July 5, 2022
On May 5th, I was scheduled for a PET scan to see how things were going since starting back on Enhertu after February’s surgery. Prior to the scan, I told Melissa, my radiology tech, that I had been experiencing gripping abdominal cramps, nausea and vomiting for the past couple of days. Of all the scans I’ve had in the past six years, Melissa is probably the most familiar friendly face. Knowing that what I was experiencing was not normal for me, she requested a stat reading of my PET results which were questionable but inconclusive according to the radiologist. Feeling worse and already at the medical center, I checked into Urgent Care where a CT without contrast (meaning I didn’t have to pre-medicate with steroids, yay!) showed that I had an obstruction in my small bowel and I was auto admitted to the Hospital. I spent a very long six days (worst Mother’s Day ever) pacing the hospital floor with the occasional hall pass to walk outside with Jim and Tess keeping me company in the parking lot. For the most part, I didn’t have to deal with hospital food. IV fluids only for the first few days, progressing to a liquid diet followed by a soft diet of jello, pudding and yogurt. Eating, simply being able to eat anything solid and keep it down became the objective.
Small bowel obstructions that don’t resolve on their own are typically referred to surgery, and we consulted with three different surgeons. In my case, surgery was not an option. A reverse NG tube to drain gastric juices would have been the next step, buying more time with hopes that the blockage would still resolve on its own and making for less pain, nausea and vomiting. So what could they do if the blockage didn’t resolve on it’s own you ask? Keep me as comfortable as possible. I heard myself reprising the same old refrain that repeated like a stuck record in my brain when I was first diagnosed, “ARE YOU F&*^ING KIDDING ME!” Simply put, I didn’t feel sick enough to die but I also know that that’s not a prerequisite. It did feel like a sucker punch even though I’ve known that this could be a complication since the moment I found out that the cancer had metastasized to my abdomen. This part of the story has a happy ending, the obstruction resolved on its own. On the day that I was released, I kept down a half of a piece of toast and a few bites of cream of rice cereal which was beyond exciting! I left with instructions to follow a low fiber diet and promised to return to the hospital immediately if things changed.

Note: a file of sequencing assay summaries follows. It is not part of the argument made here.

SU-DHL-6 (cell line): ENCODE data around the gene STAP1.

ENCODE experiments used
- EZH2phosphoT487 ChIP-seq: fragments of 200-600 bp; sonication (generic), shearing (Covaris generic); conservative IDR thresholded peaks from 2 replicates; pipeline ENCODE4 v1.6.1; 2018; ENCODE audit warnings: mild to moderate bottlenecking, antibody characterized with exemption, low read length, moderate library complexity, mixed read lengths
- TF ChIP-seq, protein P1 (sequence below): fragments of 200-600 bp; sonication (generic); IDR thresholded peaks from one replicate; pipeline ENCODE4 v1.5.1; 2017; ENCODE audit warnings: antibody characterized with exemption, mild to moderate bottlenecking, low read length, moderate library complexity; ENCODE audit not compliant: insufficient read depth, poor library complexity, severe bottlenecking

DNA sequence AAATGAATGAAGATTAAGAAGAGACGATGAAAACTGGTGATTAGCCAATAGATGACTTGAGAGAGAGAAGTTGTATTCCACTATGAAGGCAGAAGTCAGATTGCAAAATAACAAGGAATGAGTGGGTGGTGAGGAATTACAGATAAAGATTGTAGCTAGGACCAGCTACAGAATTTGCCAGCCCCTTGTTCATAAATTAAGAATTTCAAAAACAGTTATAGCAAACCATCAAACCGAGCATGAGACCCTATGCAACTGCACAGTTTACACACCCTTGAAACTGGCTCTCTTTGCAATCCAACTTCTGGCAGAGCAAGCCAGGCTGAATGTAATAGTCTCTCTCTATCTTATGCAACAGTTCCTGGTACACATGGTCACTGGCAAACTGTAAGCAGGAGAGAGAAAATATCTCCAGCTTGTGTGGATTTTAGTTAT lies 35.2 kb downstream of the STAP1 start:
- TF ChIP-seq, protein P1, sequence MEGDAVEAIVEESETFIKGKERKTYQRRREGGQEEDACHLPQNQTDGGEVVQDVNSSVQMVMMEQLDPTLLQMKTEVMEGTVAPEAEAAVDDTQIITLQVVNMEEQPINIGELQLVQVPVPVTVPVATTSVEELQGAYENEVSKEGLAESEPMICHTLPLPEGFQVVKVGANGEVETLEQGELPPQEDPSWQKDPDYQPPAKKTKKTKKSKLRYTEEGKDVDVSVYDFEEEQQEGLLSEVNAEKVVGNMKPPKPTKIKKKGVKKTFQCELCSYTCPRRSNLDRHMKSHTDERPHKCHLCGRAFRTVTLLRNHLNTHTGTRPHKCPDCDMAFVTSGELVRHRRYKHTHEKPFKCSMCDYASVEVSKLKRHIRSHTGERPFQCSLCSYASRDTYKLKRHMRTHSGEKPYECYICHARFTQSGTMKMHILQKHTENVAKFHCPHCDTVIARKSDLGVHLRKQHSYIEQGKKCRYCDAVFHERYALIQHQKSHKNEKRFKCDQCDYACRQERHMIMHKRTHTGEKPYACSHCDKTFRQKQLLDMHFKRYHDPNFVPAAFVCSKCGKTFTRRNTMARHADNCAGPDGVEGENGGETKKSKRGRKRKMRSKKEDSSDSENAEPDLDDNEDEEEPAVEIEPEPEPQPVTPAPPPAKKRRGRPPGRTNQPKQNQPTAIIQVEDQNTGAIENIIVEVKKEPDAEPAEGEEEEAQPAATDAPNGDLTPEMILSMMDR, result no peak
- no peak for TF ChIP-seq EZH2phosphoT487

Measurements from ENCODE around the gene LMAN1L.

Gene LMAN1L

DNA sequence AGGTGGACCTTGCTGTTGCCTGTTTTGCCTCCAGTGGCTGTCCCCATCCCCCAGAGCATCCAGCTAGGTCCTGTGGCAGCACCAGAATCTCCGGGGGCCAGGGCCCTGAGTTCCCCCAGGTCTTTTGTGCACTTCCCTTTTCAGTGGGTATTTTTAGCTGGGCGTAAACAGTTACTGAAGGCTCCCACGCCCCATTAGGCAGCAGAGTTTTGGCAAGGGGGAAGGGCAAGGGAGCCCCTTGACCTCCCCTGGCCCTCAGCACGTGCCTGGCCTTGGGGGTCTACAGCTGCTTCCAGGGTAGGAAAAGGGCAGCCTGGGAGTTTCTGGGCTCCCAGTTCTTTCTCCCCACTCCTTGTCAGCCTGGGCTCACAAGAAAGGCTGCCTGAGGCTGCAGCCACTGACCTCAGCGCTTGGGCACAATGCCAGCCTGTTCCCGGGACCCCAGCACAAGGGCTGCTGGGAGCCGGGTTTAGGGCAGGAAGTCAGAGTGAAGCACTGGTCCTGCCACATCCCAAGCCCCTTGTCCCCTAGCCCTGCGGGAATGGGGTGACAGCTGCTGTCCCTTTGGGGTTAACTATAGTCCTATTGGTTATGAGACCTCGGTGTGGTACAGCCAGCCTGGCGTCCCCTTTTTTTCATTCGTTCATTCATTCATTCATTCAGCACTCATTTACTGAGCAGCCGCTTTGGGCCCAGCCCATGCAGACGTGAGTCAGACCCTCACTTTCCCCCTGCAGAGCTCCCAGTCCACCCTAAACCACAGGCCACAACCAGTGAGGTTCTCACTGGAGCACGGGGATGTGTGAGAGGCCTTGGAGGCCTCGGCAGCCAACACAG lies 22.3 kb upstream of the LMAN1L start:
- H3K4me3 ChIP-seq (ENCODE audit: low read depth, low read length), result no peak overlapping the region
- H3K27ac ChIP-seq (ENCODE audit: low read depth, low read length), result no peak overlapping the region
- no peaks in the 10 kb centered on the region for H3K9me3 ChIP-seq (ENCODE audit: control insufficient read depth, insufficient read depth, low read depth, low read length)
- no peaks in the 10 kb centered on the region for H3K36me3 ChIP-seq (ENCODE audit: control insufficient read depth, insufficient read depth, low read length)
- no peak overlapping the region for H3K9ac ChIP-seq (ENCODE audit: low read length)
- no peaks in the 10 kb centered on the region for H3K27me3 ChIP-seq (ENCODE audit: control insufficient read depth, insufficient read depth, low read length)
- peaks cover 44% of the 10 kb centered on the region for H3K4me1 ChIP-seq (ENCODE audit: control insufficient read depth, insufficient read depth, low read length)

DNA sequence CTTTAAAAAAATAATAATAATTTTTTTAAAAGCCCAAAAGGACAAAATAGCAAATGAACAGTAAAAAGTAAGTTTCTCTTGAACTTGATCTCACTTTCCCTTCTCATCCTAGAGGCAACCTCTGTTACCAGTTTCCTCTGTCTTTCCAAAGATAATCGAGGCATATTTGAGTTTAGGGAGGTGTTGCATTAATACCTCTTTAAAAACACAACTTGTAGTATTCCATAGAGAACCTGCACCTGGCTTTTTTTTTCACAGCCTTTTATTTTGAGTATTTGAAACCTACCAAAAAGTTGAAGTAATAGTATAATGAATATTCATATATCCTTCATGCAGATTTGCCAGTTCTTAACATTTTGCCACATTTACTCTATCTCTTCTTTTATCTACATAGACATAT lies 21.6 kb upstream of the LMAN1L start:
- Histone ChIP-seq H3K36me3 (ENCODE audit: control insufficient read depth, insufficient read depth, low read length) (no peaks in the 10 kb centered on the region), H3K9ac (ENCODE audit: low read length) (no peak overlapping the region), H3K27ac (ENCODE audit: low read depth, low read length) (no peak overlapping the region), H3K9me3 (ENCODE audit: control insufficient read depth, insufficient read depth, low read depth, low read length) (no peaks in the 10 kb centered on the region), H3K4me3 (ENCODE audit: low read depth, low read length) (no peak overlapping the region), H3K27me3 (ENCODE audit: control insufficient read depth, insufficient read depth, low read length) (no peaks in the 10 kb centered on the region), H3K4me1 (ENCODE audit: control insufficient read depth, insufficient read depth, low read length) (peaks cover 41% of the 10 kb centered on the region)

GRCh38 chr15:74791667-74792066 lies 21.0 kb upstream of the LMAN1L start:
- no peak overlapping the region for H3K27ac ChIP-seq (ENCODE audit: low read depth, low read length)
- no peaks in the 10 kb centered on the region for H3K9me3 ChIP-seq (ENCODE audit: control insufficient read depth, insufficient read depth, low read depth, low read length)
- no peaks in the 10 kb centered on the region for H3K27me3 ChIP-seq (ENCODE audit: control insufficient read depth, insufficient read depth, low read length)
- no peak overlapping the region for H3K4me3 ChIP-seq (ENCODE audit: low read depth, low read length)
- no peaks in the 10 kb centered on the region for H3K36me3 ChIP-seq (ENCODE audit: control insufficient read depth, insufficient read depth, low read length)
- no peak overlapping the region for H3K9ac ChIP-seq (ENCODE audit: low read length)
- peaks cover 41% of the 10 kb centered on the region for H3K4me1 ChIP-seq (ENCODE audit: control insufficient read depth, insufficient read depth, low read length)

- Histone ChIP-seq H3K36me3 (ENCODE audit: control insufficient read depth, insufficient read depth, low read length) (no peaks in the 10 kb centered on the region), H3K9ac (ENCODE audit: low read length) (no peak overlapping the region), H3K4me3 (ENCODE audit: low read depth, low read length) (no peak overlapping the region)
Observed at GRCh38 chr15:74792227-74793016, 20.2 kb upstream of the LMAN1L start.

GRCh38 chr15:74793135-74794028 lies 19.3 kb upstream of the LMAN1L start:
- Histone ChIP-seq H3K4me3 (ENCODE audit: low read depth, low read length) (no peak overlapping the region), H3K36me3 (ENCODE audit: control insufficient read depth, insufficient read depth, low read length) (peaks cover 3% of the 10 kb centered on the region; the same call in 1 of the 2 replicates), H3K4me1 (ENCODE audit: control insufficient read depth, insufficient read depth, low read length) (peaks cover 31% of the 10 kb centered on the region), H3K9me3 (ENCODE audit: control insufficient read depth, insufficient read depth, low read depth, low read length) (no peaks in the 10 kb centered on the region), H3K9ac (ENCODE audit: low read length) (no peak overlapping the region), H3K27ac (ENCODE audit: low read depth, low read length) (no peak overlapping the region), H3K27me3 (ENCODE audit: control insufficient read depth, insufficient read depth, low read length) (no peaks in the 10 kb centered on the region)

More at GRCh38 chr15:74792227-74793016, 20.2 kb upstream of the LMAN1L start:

To add another layer of uncertainty, disappointment and worry to the mix, scans also revealed that after 18 months on Enhertu (16 months in clinical trial) my cancer had progressed and I began the process of qualifying to try an oral targeted therapy, off label. This proved difficult from the standpoint that even though Dr. Patil at UC had first suggested I try this approach and Dr. Narayanan seconded his suggestion, Kaiser would not approve this drug’s use for my one of a kind mutation. After two denied insurer appeals, the drug manufacturer approved me for their financial assistance program and I am getting the drug delivered monthly at no cost.
Starting a new treatment as I’ve said before is challenging in many respects. Emotionally, I dealt with the changes it would mean when it came to drug delivery. My previous six lines of treatment have all been infusions. On treatment days, I would see my doctor and then head over to the infusion center where the room was full of other patients and nurses to watch over us, making sure there were’t any infusion reactions (of which I have had several) or any other problems. Being surrounded by professionals who knew how to handle any situations which might arise was always a comfort. I signed for and accepted this drug at my front door. Jim was saddled with the responsibility to watch over me, phone at the ready in case he had to call 911. We actually discussed driving to the hospital where we would wait in the parking lot as I swallowed my first dose, you know, just in case. It took me an hour and a half to muster the courage to take those first four pills and I’m happy to say that all went well. I understand this anxiety is reversed for patients who start out with an oral chemo and then need to switch to (or add on) infusions. I can say with authority that these changes are challenging and life altering. Every. Single. Time.